Back Pain, Lumbago and Sciatica
Back pain may involve the muscles, nerves, bones, joints, discs, soft tissues and other structures in the back. Most commonly, back pain is in the lower back (lumbago), but it may be felt anywhere from the neck down to the hips. Back pain may be acute (lasting less than 6 weeks), sub-acute (6-12 weeks) or chronic (over 12 weeks). The pain may be intermittent or constant, stay in one place or radiate to other areas. It may be a dull ache extending over a wider area or a sharp or burning sensation in a more specific area. Back pain may radiate into the arms or legs and include symptoms of tingling, weakness or numbness, suggesting nerve involvement.
Most cases of back pain are not caused by serious damage or disease but by minor sprains, strains or injuries, or a pinched or irritated nerve. Back pain may be triggered by bad posture while sitting or standing, bending awkwardly, or lifting incorrectly. If your back pain is associated by any “red flag” symptoms, such as rapid weight loss, chest pain, urinary problems, fever or problems with feeling or movement, seek urgent medical advice.
Sometimes, back pain can be caused by an injury or disease, such as a slipped disc (when one of the discs in the spine is damaged and presses on the nerves), whiplash (a neck injury caused by sudden impact, such as a car accident), frozen shoulder or ankylosing spondylitis (a long-term condition causing pain and stiffness where the spine meets the pelvis) or sciatica. If there is not a clear cause, back pain is described as ‘non-specific back pain’.
Most cases of back pain will get better on their own. It is important to remain active and continue daily activities as far as possible. Conventional treatment includes pain relief medication and application of hot/cold packs. Treatment of chronic back pain may include use of stronger pain killers, acupuncture, exercise classes, manual therapy such as physiotherapy, osteopathy or chiropractic, cognitive behavioural therapy, and in very severe cases, referral to a specialist pain clinic or possibly surgery.
Sciatica may be due to compression of the sciatic nerve roots by a herniated (torn) or protruding disc in the lower back, spinal stenosis or compression/irritation of the sciatic nerve by other local structures, such as the piriformis muscle of the buttock.
Acupuncture for Back Pain & Sciatica
The National Institute for Health and Care Excellence of the NHS recommends acupuncture for the treatment of non-specific chronic low back pain in adults (NICE Clinical Guideline 88, 2009).
The World Health Organization lists low back pain and sciatica as conditions/symptoms for which acupuncture has been shown in clinical trials to be an effective treatment (WHO, 2003).
Acupuncture can help back pain and sciatica sufferers by:
- Stimulating production of natural pain killers in the body (endorphins)
- Changing pain processing in the brain and spinal cord
- Improving muscle stiffness and increasing mobility by increasing local microcirculation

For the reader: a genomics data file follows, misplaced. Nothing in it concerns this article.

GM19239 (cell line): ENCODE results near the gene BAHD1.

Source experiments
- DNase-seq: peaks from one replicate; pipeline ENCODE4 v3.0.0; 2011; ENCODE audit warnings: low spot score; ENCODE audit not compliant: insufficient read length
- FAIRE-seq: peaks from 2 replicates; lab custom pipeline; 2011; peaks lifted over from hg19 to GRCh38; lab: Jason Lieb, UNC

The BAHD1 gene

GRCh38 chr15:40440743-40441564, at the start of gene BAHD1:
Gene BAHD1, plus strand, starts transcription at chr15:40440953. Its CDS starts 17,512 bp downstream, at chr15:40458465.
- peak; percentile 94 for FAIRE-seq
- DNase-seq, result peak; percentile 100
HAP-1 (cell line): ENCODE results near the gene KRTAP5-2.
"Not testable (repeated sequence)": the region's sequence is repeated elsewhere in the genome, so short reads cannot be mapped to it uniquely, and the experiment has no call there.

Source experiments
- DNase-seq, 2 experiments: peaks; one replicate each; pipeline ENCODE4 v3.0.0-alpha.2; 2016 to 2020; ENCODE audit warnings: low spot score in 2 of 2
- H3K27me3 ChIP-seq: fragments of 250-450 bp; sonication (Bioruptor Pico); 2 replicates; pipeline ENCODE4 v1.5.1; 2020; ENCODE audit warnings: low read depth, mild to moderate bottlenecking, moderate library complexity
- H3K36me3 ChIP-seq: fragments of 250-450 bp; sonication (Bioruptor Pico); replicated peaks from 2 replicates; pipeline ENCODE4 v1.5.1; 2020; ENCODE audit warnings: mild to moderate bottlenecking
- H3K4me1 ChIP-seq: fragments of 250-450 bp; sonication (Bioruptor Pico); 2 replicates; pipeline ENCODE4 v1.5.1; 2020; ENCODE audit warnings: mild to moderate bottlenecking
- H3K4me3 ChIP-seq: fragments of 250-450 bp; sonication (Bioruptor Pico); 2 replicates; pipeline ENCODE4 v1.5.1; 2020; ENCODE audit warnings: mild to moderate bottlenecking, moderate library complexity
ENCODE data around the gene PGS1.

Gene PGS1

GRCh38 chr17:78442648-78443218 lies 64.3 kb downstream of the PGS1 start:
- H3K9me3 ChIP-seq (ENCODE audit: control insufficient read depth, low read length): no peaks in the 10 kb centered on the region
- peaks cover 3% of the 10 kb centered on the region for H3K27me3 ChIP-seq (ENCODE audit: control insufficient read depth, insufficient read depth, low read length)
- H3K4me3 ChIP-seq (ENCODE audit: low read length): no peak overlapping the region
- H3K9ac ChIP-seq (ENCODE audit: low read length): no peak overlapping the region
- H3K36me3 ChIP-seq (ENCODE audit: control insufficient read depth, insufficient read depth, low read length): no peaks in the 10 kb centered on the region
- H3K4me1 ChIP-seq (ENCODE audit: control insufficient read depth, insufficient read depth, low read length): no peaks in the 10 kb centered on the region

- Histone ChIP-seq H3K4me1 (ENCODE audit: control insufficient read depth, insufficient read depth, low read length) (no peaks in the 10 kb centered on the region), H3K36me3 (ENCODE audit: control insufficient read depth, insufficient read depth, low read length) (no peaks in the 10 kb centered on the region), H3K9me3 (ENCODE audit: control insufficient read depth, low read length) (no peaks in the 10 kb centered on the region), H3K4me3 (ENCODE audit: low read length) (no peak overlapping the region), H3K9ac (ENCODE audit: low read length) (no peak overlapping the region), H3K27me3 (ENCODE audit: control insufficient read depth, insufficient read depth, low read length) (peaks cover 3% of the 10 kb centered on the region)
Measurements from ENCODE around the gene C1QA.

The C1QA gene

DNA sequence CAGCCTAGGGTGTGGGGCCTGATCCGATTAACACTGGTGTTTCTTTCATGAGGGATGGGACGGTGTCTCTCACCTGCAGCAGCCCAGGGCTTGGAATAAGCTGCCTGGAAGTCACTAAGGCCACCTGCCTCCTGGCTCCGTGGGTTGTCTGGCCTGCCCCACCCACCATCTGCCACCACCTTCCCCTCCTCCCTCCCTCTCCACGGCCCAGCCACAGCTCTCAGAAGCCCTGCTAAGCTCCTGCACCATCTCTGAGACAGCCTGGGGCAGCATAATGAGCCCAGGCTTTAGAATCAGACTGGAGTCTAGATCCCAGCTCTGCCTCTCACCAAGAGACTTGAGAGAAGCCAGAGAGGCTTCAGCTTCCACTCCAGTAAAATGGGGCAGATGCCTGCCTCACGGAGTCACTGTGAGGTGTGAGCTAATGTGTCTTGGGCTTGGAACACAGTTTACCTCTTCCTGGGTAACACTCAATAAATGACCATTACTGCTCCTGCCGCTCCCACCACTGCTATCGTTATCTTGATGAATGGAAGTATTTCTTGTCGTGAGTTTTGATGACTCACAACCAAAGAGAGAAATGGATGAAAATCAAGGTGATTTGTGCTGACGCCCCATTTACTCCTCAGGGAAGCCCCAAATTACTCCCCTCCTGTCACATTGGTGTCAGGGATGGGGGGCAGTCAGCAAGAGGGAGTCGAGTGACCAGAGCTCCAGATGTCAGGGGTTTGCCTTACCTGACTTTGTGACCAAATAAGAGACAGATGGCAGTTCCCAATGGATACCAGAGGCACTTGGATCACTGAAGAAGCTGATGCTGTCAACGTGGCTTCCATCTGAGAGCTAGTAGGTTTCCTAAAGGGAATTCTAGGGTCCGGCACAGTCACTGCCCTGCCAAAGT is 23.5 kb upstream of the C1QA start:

- Reducing inflammation and swelling
- Improving sciatic nerve blood flow
- Promoting regeneration and repair and improving conduction of the sciatic nerve
- Reducing the use of medication for back complaints
- Reducing stress and anxiety associated with painful complaints
Back pain in pregnancy – Acupuncture is safe for use in pregnancy and thus a helpful alternative to medication in providing relief from back and pelvic pain in pregnancy.
- Reviews – Back Pain, Sciatica and other Painful Conditions
- Acupuncture for Chronic Pain, Neuropathic Pain
- Acupuncture for Arthritis & Gout
- Acupuncture for Stress & Anxiety
- Acupuncture for Pregnancy & Childbirth
TREATING BACK PAIN AND SCIATICA
Depending on your condition, your treatment for back pain will likely start with therapeutic massage. During the treatment I may use both traditional and contemporary types of acupuncture, to help address the underlying imbalances which contributed to the cause of your back pain and to help provide you with pain relief. If appropriate I may also use ear acupuncture techniques to help increase your pain relief between treatments.
Low back pain affects almost half of us at some time in our lives. Whilst it is not usually serious, it can be very painful and debilitating. The best way to avoid getting back pain is to keep your back and abdominal muscles toned and strong. Regular yoga or pilates can improve your flexibility and strengthen your back muscles.”
Judy Bowen-Jones Lic Ac BSc Hons Ac MBAcC
Maciocia, G. 2005. The Practice of Chinese Medicine. Lower back-ache and sciatica. 605-630. Churchill Livingstone
National Institute for Health and Care Excellence clinical guideline 88 – Low back pain. (May 2009) www.nice.org.uk/CG88
World Health Organization. Acupuncture: Review and Analysis of Reports on Controlled Clinical Trials (2003), 87pp. Full report http://apps.who.int/medicinedocs/pdf/s4926e/s4926e.pdf